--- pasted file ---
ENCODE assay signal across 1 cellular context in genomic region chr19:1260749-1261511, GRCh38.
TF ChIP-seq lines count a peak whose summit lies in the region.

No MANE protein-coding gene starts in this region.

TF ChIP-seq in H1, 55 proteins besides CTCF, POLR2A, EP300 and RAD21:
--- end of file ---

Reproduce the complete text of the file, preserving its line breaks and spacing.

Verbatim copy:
ENCODE assay signal across 1 cellular context in genomic region chr19:1260749-1261511, GRCh38.
TF ChIP-seq lines count a peak whose summit lies in the region.

No MANE protein-coding gene starts in this region.

TF ChIP-seq in H1, 55 proteins besides CTCF, POLR2A, EP300 and RAD21: